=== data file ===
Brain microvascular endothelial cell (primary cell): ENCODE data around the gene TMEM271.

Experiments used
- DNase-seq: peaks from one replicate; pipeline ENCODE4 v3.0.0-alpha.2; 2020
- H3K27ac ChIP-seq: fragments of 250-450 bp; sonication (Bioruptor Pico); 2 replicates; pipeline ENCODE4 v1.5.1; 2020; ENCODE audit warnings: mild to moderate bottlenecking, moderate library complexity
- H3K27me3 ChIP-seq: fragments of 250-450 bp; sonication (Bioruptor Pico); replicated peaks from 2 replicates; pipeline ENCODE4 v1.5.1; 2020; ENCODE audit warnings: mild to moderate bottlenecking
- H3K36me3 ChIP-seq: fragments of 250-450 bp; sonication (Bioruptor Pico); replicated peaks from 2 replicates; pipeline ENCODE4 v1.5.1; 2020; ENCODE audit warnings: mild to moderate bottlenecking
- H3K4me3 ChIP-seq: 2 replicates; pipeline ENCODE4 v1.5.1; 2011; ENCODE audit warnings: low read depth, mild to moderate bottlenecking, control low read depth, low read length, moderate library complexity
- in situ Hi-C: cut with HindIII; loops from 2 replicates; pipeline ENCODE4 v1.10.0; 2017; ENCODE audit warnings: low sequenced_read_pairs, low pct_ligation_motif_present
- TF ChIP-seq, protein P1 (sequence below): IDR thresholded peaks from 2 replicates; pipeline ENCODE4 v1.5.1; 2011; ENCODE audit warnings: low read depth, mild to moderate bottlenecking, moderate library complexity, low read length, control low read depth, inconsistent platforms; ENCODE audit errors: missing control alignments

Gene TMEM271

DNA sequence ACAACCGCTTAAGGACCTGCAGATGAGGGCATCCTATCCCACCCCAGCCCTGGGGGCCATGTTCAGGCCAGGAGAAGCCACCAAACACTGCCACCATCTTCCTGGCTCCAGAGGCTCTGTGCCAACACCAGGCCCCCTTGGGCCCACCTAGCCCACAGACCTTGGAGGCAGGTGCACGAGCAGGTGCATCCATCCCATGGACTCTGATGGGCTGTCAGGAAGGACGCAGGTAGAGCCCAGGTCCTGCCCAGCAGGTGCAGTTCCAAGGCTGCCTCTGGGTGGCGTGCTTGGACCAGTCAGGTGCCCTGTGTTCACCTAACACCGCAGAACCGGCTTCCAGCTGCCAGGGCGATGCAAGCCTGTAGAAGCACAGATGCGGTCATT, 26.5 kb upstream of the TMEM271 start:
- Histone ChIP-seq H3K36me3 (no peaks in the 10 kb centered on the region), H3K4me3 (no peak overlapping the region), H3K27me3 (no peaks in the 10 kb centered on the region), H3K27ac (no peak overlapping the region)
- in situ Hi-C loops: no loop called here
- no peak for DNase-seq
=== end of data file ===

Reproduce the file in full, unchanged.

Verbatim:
Brain microvascular endothelial cell (primary cell): ENCODE data around the gene TMEM271.

Experiments used
- DNase-seq: peaks from one replicate; pipeline ENCODE4 v3.0.0-alpha.2; 2020
- H3K27ac ChIP-seq: fragments of 250-450 bp; sonication (Bioruptor Pico); 2 replicates; pipeline ENCODE4 v1.5.1; 2020; ENCODE audit warnings: mild to moderate bottlenecking, moderate library complexity
- H3K27me3 ChIP-seq: fragments of 250-450 bp; sonication (Bioruptor Pico); replicated peaks from 2 replicates; pipeline ENCODE4 v1.5.1; 2020; ENCODE audit warnings: mild to moderate bottlenecking
- H3K36me3 ChIP-seq: fragments of 250-450 bp; sonication (Bioruptor Pico); replicated peaks from 2 replicates; pipeline ENCODE4 v1.5.1; 2020; ENCODE audit warnings: mild to moderate bottlenecking
- H3K4me3 ChIP-seq: 2 replicates; pipeline ENCODE4 v1.5.1; 2011; ENCODE audit warnings: low read depth, mild to moderate bottlenecking, control low read depth, low read length, moderate library complexity
- in situ Hi-C: cut with HindIII; loops from 2 replicates; pipeline ENCODE4 v1.10.0; 2017; ENCODE audit warnings: low sequenced_read_pairs, low pct_ligation_motif_present
- TF ChIP-seq, protein P1 (sequence below): IDR thresholded peaks from 2 replicates; pipeline ENCODE4 v1.5.1; 2011; ENCODE audit warnings: low read depth, mild to moderate bottlenecking, moderate library complexity, low read length, control low read depth, inconsistent platforms; ENCODE audit errors: missing control alignments

Gene TMEM271

DNA sequence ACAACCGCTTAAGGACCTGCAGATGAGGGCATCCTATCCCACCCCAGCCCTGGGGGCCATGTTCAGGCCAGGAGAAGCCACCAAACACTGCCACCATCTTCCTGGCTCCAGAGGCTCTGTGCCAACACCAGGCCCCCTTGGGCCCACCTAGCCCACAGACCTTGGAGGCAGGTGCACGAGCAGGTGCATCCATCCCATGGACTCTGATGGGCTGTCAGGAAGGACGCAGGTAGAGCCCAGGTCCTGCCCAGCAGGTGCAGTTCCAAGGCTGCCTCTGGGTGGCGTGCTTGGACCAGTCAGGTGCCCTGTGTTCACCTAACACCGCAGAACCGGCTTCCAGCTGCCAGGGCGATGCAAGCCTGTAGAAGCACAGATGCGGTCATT, 26.5 kb upstream of the TMEM271 start:
- Histone ChIP-seq H3K36me3 (no peaks in the 10 kb centered on the region), H3K4me3 (no peak overlapping the region), H3K27me3 (no peaks in the 10 kb centered on the region), H3K27ac (no peak overlapping the region)
- in situ Hi-C loops: no loop called here
- no peak for DNase-seq